Today, men at large play a dominating role when it comes to issues related to sex and are known to be more bold and outspoken about it. Therefore in many cases they make the purchase, if not, at least will be major influencers in the purchase of contraceptive pills.

Therefore reaching this particular segment is important for a brand like i-pill and Cipla has made a smart move by using IPL as a vehicle to carry the message. Cricket is a religion in India and the Indian youth (men) constitute a large percentage of its devotees.

Cipla is exploiting IPL’s popularity at the cost of consumer’s health”
But, the advertisement says NOTHING about the side effects, how it’s intended to be used as contraception, not as a first line of protection... The marketers have hidden information that might cannibalize their sale… No warning, no caution.

So I tried to get some information about the magical pill…here it goes.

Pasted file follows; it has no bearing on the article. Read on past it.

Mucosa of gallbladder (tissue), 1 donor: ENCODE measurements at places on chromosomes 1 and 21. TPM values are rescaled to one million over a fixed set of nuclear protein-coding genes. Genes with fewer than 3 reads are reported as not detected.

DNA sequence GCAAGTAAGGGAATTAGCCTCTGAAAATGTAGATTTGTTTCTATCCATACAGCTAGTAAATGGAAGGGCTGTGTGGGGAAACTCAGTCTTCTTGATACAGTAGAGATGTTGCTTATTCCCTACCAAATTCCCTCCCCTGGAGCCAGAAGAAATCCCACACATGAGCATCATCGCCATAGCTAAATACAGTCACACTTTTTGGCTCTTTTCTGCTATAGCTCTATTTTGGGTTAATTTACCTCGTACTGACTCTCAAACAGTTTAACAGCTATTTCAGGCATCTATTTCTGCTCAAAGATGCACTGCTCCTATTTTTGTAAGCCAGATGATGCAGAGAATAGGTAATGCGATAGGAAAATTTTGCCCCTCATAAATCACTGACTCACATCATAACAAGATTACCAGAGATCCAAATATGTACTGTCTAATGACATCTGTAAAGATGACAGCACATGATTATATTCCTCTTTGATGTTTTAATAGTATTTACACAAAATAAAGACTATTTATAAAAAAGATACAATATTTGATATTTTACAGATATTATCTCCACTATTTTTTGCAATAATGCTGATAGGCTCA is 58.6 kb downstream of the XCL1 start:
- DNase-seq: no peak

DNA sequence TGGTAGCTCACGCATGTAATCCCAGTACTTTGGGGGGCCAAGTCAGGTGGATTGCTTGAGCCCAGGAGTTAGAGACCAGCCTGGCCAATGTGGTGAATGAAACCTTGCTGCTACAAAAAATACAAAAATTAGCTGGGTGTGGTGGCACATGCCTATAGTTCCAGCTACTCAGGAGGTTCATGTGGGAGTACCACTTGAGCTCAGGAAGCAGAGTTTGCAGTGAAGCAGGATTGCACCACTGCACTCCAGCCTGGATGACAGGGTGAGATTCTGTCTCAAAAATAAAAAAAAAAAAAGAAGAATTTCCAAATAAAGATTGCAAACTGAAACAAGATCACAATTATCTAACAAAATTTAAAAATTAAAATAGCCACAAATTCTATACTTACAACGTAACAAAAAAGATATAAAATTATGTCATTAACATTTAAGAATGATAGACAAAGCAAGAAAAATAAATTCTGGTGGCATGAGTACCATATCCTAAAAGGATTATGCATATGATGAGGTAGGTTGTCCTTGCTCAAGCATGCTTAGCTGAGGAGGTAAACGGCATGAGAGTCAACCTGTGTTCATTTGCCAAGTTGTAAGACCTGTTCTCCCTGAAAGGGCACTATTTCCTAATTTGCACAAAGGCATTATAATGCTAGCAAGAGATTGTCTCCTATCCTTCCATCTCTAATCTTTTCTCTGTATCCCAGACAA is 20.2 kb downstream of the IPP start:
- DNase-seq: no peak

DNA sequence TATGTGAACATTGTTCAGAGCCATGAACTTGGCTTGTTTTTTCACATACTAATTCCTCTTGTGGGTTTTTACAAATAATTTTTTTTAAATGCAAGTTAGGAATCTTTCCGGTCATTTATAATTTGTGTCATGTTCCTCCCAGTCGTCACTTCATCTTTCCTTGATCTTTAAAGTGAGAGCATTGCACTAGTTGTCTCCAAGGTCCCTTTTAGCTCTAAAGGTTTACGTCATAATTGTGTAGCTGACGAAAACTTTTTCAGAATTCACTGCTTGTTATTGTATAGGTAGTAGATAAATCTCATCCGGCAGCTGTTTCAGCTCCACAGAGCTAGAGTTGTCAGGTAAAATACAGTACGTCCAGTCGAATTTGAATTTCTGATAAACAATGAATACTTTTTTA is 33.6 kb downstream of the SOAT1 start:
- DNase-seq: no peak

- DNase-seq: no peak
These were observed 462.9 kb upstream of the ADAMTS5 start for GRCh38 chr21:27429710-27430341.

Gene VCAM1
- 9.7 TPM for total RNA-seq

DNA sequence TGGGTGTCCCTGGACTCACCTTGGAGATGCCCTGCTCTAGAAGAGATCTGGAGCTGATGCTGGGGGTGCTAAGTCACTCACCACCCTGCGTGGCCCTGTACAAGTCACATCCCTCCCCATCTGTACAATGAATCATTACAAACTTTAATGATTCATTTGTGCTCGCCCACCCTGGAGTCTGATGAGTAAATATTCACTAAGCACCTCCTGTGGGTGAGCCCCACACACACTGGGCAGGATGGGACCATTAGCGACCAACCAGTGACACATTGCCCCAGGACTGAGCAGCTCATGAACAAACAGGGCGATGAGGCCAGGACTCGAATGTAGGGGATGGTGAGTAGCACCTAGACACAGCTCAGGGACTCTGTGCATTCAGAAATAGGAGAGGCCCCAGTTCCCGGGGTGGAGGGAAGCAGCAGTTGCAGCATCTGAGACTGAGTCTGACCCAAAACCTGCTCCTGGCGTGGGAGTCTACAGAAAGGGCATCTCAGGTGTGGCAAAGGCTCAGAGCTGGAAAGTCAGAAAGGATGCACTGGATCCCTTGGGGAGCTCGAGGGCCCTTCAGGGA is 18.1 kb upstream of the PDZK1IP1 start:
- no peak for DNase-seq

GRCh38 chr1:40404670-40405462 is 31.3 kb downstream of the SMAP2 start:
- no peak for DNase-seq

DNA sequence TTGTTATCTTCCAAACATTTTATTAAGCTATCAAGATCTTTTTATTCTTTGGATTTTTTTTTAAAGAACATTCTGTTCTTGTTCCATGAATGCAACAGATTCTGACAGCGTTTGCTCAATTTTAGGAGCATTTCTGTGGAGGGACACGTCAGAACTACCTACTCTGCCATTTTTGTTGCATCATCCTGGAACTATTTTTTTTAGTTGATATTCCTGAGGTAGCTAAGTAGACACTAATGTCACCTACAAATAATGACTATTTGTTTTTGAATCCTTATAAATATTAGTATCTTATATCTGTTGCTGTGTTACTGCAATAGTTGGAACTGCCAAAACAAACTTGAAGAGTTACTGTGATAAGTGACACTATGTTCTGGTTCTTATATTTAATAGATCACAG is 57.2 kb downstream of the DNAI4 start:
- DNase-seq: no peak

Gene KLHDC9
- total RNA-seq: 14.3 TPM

The pill gives the body a burst of synthetic hormones, which effectively disrupt the hormone cycles required for a successful pregnancy. While it will not cause future infertility, long-term effects are still not known entirely and immediate side effects could include nausea, vomiting, headaches, breast tenderness, dizziness, fluid retention and irregular bleeding. The pill also does not guard against STD’s like HIV and is effective only against a potential pregnancy at the time of popping the pill.

Mistri diagnosis:
So where does the fault lie? Who can we blame for this failure in mass communication? Is it Cipla, for putting their name behind such a deceptive advertising campaign? Is it the Indian law, for allowing such advertisements? Or is it India’s education system?

I-pill is a contraceptive pill and should be promoted in the same fashion, misleading consumers might shoot the sales in short run, but in the long run brands that are true to the consumers are the most loved and trusted ones.